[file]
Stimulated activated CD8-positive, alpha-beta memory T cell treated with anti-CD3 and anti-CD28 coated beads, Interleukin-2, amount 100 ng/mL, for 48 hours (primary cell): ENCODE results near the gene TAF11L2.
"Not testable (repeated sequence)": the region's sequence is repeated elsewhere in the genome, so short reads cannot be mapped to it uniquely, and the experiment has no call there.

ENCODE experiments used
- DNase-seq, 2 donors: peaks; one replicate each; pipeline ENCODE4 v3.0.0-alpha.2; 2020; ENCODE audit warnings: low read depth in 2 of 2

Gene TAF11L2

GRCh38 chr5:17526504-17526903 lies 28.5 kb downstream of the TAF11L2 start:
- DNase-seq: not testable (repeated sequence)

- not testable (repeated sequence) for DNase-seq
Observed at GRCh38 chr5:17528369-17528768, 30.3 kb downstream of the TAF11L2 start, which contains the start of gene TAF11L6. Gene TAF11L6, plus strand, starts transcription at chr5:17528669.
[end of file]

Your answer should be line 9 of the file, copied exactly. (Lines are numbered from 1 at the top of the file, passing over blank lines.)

Observed at GRCh38 chr5:17528369-17528768, 30.3 kb downstream of the TAF11L2 start, which contains the start of gene TAF11L6. Gene TAF11L6, plus strand, starts transcription at chr5:17528669.